How Do You Write During a Crisis?

Writing can be lonely work in the best of times.

As we’ve entered the national emergency collective state, the news about COVID-19 has become pretty much all anyone can think about. It certainly made concentrating on this blog, not to mention my fiction writing, hard to get started.

And then I realized that what I actually wanted to talk about hasn’t changed much at all.

Even though I’m no longer young, I’m very lucky and grateful to be healthy and able to work at home.

What this ordeal has made clear to me, though, is how deep my lack-based thinking goes. My house is paid for. The pantry and freezer are full. My spectacular bride and one of my sons are with me. How I can look at my fully-stocked pantry and fixate on the fact I didn’t buy an extra bag of rice?

You see where I’m going with this, don’t you? This is a moment when we are all forced into stillness with everything, including our fears. But it can also be an excellent opportunity to learn how to take better care of ourselves and each other.

And those are lessons that extend to our creative process.

If you find yourself at home now with hours of time that could be spent writing, but you can’t seem to get started…it’s all right. You don’t have to.

I’m going to say that again, you do not have to write. If you want to, great. If it makes you feel good, by all means, do it.

But if you’re too scattered, distracted or unfocused, as I sometimes am, give yourself a pass. After all, our very foundations are being stress-tested right now. At this moment, we are certainly not in a position to force ourselves into productive shapes.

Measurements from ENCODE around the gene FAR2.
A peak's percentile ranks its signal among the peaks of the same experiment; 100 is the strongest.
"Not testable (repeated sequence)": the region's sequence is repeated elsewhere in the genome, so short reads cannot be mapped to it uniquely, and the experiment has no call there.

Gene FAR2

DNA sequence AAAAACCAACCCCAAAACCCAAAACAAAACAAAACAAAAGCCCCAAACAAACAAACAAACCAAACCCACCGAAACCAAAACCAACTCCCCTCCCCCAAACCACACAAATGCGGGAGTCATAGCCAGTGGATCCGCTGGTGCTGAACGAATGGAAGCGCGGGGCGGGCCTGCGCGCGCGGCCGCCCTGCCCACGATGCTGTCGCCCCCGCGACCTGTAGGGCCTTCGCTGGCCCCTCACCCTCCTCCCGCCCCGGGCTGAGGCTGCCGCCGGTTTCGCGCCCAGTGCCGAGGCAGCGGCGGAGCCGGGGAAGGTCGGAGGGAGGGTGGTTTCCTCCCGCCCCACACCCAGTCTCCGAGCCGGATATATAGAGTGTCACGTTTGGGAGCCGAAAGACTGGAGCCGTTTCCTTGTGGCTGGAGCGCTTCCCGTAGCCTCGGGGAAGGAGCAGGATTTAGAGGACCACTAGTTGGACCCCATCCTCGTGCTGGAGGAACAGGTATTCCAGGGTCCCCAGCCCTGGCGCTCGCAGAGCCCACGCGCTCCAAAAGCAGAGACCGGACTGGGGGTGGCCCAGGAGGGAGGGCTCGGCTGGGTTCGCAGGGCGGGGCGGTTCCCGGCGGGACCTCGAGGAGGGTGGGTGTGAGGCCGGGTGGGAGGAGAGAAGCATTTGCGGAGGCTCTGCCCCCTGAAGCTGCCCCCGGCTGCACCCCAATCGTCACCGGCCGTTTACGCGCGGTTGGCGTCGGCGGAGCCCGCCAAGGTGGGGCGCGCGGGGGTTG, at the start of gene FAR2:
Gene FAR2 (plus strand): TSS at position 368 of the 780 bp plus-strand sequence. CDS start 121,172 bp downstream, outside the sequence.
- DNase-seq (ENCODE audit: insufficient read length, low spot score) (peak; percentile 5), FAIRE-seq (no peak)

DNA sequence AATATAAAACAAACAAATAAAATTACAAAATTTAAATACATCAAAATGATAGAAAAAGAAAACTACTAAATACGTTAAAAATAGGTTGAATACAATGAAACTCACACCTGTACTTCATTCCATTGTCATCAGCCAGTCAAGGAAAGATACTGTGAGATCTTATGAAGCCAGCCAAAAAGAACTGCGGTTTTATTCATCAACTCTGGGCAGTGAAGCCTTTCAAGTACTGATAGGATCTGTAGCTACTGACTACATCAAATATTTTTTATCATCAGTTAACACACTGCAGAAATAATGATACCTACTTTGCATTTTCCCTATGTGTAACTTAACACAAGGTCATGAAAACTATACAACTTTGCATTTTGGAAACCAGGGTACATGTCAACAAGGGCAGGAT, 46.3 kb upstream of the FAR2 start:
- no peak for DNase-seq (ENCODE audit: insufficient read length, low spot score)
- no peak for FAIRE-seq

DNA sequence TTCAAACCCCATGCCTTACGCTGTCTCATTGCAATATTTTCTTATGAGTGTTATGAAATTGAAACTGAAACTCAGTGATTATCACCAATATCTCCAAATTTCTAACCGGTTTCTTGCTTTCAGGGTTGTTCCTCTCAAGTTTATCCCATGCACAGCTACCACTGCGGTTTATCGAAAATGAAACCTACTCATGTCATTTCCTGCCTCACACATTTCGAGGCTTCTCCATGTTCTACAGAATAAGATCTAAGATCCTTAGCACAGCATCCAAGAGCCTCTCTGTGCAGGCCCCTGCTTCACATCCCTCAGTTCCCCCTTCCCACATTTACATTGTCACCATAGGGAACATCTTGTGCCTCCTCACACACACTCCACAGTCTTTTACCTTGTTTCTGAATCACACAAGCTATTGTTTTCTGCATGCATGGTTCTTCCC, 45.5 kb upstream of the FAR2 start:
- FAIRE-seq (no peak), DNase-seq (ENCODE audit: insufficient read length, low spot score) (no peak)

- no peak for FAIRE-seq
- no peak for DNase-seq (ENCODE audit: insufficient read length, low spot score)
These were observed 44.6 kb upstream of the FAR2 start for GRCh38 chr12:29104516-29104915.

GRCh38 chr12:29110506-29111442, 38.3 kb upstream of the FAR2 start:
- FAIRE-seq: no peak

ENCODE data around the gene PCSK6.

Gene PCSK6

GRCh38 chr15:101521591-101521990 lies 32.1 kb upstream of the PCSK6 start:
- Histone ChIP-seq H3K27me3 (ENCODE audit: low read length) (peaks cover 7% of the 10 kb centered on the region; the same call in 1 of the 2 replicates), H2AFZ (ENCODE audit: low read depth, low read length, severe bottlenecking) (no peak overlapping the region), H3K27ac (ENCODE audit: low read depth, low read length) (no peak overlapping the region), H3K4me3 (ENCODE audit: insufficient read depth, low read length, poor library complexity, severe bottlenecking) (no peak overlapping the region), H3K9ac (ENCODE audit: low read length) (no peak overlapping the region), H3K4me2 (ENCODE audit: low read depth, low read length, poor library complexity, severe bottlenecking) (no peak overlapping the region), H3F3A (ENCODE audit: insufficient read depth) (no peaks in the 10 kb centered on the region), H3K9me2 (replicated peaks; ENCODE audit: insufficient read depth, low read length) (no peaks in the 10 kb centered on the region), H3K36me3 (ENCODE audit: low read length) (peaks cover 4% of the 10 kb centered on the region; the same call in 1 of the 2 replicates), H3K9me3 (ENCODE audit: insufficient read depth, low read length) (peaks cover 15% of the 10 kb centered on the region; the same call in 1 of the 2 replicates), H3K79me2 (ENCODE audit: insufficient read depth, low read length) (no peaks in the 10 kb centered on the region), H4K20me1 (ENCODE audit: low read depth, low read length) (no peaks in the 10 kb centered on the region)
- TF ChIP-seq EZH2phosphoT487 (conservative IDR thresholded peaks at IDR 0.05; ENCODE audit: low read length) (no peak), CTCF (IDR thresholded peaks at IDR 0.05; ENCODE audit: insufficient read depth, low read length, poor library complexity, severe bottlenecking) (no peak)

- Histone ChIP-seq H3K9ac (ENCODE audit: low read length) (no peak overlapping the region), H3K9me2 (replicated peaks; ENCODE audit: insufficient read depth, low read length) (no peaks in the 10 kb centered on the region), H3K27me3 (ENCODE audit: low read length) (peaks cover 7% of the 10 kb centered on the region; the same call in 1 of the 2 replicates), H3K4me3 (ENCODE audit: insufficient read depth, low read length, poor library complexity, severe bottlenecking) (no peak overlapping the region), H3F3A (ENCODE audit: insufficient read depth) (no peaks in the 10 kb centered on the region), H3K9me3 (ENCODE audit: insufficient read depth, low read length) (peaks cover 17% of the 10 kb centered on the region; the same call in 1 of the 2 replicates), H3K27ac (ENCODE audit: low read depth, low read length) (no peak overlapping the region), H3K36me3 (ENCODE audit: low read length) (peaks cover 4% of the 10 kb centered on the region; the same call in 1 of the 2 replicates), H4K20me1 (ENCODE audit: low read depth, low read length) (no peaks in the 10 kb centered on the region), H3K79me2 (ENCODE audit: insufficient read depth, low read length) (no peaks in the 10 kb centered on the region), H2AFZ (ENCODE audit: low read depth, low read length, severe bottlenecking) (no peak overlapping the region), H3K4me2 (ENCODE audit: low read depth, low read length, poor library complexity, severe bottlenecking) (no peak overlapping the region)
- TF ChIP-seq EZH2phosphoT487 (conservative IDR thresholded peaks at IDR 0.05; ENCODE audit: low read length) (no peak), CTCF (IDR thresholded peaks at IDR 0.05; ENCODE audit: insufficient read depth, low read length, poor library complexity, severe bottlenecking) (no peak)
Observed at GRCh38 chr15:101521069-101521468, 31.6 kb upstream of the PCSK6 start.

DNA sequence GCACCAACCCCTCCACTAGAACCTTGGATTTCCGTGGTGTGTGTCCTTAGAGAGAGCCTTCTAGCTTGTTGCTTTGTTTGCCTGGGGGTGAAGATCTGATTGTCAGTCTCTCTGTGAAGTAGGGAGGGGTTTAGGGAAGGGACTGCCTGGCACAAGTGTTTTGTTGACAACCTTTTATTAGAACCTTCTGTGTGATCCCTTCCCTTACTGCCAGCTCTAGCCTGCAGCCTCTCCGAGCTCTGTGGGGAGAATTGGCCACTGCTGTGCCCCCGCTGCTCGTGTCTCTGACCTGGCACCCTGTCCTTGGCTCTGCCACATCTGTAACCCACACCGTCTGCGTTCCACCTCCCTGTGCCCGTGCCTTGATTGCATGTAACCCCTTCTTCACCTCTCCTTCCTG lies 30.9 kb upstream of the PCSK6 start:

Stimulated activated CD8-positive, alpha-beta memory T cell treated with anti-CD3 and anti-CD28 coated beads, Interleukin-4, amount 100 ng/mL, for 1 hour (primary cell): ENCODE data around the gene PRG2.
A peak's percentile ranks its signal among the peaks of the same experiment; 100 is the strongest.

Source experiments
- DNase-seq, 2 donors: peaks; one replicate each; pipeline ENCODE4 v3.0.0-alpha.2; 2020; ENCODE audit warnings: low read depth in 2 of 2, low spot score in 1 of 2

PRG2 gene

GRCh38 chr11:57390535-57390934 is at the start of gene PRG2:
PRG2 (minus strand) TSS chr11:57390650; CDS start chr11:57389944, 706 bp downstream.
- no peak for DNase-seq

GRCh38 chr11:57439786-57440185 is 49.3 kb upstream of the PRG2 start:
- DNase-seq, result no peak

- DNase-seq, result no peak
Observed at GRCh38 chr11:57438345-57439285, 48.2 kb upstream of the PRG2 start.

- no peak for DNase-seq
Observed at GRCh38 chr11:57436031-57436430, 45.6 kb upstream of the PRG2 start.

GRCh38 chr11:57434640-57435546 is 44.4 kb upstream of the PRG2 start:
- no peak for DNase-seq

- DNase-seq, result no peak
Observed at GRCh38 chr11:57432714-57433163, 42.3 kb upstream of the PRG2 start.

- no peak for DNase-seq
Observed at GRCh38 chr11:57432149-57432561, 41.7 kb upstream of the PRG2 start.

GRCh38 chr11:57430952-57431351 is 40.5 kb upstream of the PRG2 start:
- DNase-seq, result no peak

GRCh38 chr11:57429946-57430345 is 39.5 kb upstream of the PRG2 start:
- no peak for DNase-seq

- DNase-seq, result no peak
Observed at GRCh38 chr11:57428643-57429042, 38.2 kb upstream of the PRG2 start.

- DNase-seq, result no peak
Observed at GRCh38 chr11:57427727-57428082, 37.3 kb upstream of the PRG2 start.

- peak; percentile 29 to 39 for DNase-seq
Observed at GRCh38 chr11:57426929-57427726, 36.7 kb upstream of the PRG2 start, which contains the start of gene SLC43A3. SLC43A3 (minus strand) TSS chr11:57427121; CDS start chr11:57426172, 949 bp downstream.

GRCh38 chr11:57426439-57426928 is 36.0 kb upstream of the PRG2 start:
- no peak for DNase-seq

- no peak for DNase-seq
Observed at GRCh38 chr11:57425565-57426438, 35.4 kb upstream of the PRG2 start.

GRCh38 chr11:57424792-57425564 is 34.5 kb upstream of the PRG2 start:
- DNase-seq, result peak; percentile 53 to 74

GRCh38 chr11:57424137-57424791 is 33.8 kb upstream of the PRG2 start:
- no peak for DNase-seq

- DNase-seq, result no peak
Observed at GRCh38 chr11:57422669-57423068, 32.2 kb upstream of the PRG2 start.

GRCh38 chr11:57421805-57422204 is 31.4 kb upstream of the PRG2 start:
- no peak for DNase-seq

Consider Not What You Want, But What You Need
We do not have to create. We can find space for more. We can re-read a book we love. Watch a movie. Binge watch Netflix.

More than that, we can check on elderly neighbors or bake a pie (well, my wife would probably chase me out of the kitchen for that one). We can donate to our community food bank or watch a whole season of reality television in an afternoon, because it makes us laugh and keeps us sane.

Several of my friends, including one who now lives in Florida, sit in our respective houses and text each other every weeknight during the televised game show Jeopardy, answering the questions as if we were still going to the local pub for trivia. It’s not the same, of course, but we all enjoy it, and it’s the fastest half hour of the week.

We can use these moments, if we are healthy, safe, secure and lucky enough to have our friends and all of those other things, to get clear on what really feeds us. And then to give it to ourselves with no strings attached.

Then later, whenever we’re ready and that beam of sunlight finally breaks through, we can write.

Stay safe.


Gentle Readers, my books have all garnered some terrific reviews. You can see all of them by using the Amazon link below. Check them out. Better yet, buy one and read it. You just might like it.

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You’re invited to visit my author’s website, BROKEN GLASS to hear the remarkable radio interview about my novel “Blood Lake” on The Authors Show, or see my three local television interviews. You can also like my Book of Face page, find me on Goodreads, or follow my shorter ramblings on The Twitter.


Comments posted below will be read, greatly appreciated and perhaps even answered.

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5 Responses to “How Do You Write During a Crisis?”

  1. Bob Wonnacott Says:

    I also agree. I just can’t concentrate or be creative right now. I’m taking a break and reading a new book. Thank you for your article.

    Liked by 1 person

  2. Darnell Cureton Says:

    I agree, everyone handles stress differently. It does affect our writing. Take a break, then come back writing.

    Liked by 1 person

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